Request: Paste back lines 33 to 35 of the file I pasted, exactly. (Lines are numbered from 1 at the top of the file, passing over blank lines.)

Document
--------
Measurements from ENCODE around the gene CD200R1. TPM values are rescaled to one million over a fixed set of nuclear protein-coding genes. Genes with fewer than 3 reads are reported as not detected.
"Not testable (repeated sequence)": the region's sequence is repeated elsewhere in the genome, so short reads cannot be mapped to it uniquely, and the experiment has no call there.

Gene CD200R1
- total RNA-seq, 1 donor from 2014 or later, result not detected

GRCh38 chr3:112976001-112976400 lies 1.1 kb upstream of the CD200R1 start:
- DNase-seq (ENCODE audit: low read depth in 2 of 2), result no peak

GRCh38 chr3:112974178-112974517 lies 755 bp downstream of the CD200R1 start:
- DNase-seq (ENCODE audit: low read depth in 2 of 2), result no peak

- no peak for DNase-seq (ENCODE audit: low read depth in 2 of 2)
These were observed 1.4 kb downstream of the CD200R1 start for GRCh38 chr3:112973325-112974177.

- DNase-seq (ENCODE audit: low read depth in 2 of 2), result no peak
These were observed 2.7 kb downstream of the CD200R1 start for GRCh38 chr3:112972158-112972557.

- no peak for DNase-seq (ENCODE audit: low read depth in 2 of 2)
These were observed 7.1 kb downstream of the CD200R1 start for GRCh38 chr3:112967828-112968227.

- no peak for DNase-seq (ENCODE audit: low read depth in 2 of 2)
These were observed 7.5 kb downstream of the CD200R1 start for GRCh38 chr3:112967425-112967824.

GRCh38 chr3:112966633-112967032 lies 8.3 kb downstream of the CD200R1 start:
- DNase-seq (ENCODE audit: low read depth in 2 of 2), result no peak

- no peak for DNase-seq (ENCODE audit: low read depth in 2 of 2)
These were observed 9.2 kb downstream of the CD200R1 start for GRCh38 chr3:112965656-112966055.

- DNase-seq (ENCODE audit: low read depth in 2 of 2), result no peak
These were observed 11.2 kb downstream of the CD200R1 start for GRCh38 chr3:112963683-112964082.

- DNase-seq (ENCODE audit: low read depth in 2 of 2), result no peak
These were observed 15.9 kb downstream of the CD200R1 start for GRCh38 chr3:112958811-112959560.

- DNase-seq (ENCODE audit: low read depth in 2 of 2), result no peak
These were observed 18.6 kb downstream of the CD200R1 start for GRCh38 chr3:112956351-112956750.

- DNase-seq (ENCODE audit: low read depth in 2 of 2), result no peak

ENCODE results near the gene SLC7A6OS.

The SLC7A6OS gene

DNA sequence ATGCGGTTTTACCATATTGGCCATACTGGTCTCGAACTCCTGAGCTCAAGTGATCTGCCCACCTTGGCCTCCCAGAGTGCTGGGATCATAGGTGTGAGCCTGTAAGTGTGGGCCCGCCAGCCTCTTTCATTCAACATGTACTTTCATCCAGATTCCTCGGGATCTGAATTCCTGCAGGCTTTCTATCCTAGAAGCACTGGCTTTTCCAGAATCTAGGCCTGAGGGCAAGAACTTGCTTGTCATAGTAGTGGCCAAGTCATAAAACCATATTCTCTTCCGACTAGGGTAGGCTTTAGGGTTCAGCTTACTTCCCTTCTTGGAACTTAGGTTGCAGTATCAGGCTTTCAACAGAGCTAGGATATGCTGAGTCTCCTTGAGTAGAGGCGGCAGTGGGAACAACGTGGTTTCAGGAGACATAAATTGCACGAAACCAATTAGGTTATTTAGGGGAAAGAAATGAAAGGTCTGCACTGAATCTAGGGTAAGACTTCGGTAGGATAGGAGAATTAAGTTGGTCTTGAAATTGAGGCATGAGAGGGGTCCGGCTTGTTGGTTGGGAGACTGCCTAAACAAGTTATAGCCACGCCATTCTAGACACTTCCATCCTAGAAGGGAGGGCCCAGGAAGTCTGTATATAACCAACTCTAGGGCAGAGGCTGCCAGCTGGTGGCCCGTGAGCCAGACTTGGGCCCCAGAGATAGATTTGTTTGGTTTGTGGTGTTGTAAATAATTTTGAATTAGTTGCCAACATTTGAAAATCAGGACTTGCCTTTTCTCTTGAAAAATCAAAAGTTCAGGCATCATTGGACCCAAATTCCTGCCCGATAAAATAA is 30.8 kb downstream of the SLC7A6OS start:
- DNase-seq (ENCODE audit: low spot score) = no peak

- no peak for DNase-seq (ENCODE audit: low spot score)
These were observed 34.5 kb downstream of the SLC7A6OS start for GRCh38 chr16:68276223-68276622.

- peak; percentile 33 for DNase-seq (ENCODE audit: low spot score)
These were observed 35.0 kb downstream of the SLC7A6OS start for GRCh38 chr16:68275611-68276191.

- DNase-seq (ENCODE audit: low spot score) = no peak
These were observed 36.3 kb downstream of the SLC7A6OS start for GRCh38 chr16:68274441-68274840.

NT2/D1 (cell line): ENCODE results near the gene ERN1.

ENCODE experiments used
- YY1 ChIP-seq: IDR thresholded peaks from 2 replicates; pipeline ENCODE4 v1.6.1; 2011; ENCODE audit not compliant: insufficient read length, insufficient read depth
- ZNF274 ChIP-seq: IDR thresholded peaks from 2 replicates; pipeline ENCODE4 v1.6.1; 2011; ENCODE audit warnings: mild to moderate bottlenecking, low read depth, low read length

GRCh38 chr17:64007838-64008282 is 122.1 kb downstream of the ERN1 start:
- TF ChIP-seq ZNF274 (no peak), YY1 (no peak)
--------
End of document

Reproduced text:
These were observed 34.5 kb downstream of the SLC7A6OS start for GRCh38 chr16:68276223-68276622.

- peak; percentile 33 for DNase-seq (ENCODE audit: low spot score)
These were observed 35.0 kb downstream of the SLC7A6OS start for GRCh38 chr16:68275611-68276191.